Ontario-based hair salon and tattoo shop owners are feeling left behind in the economic reopening amid ongoing uncertainty on the timeline for personal service businesses to reopen their doors.

“I had hope before, when the provincial government was talking about plans to reopen once a good amount of the population was vaccinated, but now after [Ontario Premier Doug] Ford’s announcement, I’m losing hope that we might be pushed back later to around November,” Allison Ruzicka, founder of Headbangers Hair Salon, said in a phone interview.

“I’m feeling really stressed and frustrated, I just want my shop to reopen. We’re ready to work and we’re vaccinated. If the service industry is opening up then why not us?”

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Courtesy: Headbangers Hair Salon

The province-wide stay-at-home order officially expired on Wednesday but most of the COVID-19 health measures remain in place.

Personal care services, such as salons and tattoo parlours, will be permitted to open their doors in Step 2 of the province’s reopening plan, under capacity restrictions where face-covering rules can be observed at all times.

The provincial framework dictates Ontario can enter Step 2 once 70 per cent of adults have received their first dose, and 20 per cent are fully vaccinated, along with meeting other key health indicators including lower case counts, hospitalizations and deaths. The province will enter Step 2 in July, at the earliest.

In a press conference, Ontario Premier Doug Ford said he’s consulting with health officials to figure out when restaurant patios and non-essential retailers can reopen, but he did not provide any update for personal service businesses.

Ontario is currently targeting June 14 for Step 1 of the pandemic reopening plan, though it remains fluid based on the trajectory of the pandemic in the province.

"We're doing as well as a province can do," Ford stated."As things are going, we may be able to enter Step 1 safely earlier than June 14. I know it's very important for people in Ontario to get to step one to get, to step two as soon as it's safe to do so."

According to a report by the Canadian Federation of Independent Business (CFIB), hair salons in Toronto have been closed for a total of 283 days as of June 1, 2021.

While indoor dining has been shuttered for more days during that span, personal care services don’t have the same options restaurants do, with many businesses in the food industry still allowed to run delivery and pick-up options.

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Dan Kelly, President and CEO of the CFIB, said a significant number of members shut down during the pandemic, the majority of them located in Ontario.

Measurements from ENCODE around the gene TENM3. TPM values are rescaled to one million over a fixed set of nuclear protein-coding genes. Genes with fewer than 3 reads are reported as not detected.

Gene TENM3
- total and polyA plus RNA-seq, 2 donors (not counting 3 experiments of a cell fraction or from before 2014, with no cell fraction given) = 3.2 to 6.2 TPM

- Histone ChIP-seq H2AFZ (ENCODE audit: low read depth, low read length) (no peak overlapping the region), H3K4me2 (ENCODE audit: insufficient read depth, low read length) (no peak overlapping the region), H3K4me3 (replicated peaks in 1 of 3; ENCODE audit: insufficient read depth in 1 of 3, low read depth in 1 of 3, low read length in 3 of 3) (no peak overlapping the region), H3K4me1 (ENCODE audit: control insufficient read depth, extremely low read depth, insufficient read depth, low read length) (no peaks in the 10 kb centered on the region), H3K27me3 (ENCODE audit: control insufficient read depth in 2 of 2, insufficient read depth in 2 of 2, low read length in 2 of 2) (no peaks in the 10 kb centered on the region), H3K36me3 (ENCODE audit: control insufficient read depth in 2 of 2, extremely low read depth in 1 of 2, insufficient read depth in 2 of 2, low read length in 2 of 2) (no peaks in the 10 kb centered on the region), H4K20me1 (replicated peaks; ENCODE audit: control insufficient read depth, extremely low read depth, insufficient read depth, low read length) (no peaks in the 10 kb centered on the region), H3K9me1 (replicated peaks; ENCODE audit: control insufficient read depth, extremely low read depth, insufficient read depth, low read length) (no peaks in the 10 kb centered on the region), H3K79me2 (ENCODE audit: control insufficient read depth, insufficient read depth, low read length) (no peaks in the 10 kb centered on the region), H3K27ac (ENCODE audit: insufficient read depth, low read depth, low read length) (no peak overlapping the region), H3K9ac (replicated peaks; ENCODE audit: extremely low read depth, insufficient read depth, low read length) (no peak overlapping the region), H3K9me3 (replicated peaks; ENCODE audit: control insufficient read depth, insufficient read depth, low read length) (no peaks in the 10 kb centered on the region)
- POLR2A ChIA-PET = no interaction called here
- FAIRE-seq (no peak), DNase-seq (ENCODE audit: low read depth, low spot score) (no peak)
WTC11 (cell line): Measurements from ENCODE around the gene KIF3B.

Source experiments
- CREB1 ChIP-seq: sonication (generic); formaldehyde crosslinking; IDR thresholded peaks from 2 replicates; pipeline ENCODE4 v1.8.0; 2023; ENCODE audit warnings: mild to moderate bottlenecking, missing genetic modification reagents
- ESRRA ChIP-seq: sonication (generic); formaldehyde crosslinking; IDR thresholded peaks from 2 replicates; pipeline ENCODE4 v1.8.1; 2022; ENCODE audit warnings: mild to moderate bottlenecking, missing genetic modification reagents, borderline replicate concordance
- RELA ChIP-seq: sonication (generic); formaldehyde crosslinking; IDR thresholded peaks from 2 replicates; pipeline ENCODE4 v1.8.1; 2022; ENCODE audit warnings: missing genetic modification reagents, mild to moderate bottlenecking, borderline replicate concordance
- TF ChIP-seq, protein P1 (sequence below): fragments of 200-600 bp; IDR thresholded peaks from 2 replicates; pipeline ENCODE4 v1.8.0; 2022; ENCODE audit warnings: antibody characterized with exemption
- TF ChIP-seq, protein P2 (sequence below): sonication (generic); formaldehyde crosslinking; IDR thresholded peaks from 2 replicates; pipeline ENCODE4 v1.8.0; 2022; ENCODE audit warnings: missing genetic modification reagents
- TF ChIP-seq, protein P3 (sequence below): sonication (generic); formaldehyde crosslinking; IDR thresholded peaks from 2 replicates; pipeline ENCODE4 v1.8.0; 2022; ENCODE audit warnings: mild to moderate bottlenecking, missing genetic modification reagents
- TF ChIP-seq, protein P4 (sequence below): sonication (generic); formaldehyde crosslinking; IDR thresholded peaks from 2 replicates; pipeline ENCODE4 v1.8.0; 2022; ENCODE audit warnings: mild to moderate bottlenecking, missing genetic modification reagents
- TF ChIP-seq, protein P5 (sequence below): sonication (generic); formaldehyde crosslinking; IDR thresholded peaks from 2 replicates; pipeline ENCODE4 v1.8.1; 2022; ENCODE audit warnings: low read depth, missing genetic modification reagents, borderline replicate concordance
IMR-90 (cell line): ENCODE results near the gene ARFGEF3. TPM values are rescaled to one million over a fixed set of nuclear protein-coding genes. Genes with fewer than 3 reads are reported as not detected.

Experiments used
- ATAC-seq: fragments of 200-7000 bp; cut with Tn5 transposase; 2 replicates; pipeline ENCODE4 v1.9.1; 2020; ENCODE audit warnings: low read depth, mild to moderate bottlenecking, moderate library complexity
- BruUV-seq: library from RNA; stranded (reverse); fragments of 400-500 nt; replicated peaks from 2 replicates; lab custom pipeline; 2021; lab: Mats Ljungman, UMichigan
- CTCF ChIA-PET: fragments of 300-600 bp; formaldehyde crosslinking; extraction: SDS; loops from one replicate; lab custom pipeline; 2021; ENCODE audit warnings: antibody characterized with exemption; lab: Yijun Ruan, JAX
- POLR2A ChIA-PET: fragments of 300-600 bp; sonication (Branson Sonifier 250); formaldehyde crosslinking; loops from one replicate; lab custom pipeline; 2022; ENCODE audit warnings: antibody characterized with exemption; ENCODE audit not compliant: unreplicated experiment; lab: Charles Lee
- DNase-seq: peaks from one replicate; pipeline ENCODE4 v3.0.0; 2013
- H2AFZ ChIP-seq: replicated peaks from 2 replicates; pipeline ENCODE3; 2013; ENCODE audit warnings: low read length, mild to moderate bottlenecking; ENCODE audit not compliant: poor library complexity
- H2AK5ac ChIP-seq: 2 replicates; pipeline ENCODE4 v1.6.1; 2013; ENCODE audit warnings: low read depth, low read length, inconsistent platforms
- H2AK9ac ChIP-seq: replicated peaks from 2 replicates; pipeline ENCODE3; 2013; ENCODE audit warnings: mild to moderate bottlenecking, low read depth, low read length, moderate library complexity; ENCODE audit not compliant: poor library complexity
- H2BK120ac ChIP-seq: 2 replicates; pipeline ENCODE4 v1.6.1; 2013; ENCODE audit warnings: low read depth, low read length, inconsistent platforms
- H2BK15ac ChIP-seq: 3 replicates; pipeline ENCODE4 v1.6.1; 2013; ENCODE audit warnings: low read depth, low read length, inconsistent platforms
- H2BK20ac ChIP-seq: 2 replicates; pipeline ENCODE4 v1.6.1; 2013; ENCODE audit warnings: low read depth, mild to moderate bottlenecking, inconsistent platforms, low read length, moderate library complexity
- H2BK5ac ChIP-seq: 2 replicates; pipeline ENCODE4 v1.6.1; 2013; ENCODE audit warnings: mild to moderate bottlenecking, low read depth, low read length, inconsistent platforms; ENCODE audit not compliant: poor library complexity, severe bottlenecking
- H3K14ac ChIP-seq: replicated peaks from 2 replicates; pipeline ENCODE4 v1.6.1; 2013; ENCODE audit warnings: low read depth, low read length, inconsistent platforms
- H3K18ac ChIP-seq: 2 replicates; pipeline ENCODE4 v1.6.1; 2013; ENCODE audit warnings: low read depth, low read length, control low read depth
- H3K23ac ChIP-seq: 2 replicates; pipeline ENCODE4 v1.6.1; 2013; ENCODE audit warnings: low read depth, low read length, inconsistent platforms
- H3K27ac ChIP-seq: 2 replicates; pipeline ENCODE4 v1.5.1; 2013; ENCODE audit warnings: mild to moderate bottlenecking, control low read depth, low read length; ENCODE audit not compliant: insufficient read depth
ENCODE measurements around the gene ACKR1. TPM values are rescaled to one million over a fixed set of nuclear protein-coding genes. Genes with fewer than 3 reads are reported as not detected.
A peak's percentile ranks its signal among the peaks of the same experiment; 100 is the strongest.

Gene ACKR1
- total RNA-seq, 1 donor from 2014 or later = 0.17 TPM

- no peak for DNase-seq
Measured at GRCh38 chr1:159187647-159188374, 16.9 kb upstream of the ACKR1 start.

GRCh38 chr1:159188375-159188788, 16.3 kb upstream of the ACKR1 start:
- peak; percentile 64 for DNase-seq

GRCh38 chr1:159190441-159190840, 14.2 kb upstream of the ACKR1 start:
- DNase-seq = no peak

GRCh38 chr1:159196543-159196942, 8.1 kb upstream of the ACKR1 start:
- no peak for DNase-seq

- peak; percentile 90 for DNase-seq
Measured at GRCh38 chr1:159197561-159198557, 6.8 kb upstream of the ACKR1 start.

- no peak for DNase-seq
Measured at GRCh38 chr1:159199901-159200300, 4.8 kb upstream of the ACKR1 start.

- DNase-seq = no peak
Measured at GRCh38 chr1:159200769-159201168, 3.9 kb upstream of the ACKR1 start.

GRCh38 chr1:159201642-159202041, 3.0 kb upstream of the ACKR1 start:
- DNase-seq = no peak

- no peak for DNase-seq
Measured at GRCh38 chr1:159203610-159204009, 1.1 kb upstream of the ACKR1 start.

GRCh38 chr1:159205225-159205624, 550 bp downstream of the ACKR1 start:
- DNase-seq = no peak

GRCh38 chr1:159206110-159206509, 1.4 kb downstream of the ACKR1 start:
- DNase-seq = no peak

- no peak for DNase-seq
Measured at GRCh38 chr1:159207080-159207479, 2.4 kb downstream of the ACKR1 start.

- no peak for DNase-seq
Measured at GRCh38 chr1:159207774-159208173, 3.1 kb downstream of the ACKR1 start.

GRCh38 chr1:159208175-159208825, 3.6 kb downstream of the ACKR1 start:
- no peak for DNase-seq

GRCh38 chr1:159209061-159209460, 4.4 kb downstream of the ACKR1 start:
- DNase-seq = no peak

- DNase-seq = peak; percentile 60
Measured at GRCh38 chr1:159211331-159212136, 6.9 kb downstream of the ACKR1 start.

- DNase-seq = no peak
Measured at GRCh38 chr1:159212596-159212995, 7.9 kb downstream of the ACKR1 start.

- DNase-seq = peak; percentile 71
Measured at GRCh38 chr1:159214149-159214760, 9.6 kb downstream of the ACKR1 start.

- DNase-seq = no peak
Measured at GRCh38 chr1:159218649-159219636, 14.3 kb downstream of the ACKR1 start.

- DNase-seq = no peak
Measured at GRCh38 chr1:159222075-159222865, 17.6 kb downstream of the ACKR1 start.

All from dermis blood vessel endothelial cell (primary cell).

“Thousands and thousands of business owners every single week are making the decision to permanently close their doors,” Kelly said in a television interview. “We at CFIB have already seen 15,000 businesses within our membership disappear since the start of the pandemic, most of those in Ontario.”

The ongoing closures are prompting many Ontario businesses to call for additional targeted support in order to ensure that they make it through to the other side of the pandemic.

“Recovery is in sight for the province, with daily case counts dropping and over half of adult Ontarians having received their first shot. We need to ensure our small businesses are supported to make it through to the other side of the crisis,” Rocco Rossi, president and CEO of the Ontario Chamber of Commerce said in a statement.

“We call on the Province to do everything it can to support affected businesses, including addressing the shortcomings of the Small Business Support Grant and opening up applications for a third round.”

However, some small business owners say they’re optimistic they will be greeted with strong demand from customers once they’re able to reopen.

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Courtesy: Toronto Tattoohause

Kate Doucette, owner of an all-women tattoo shop in Toronto, says she will have to consider hiring new artists to help with the surge of submission requests she has received while the shop has been closed.

“I have emails coming in every day, there’s a big backlog so we’re very fortunate to have that,” the founder of Toronto Tattoohaus said in a television interview. “Once we get the green light there will be no trouble, people are really itching to get a tattoo…I think if anything I’m going to have to consider hiring another girl just to help with the influx of business and the backlog of new submission requests.”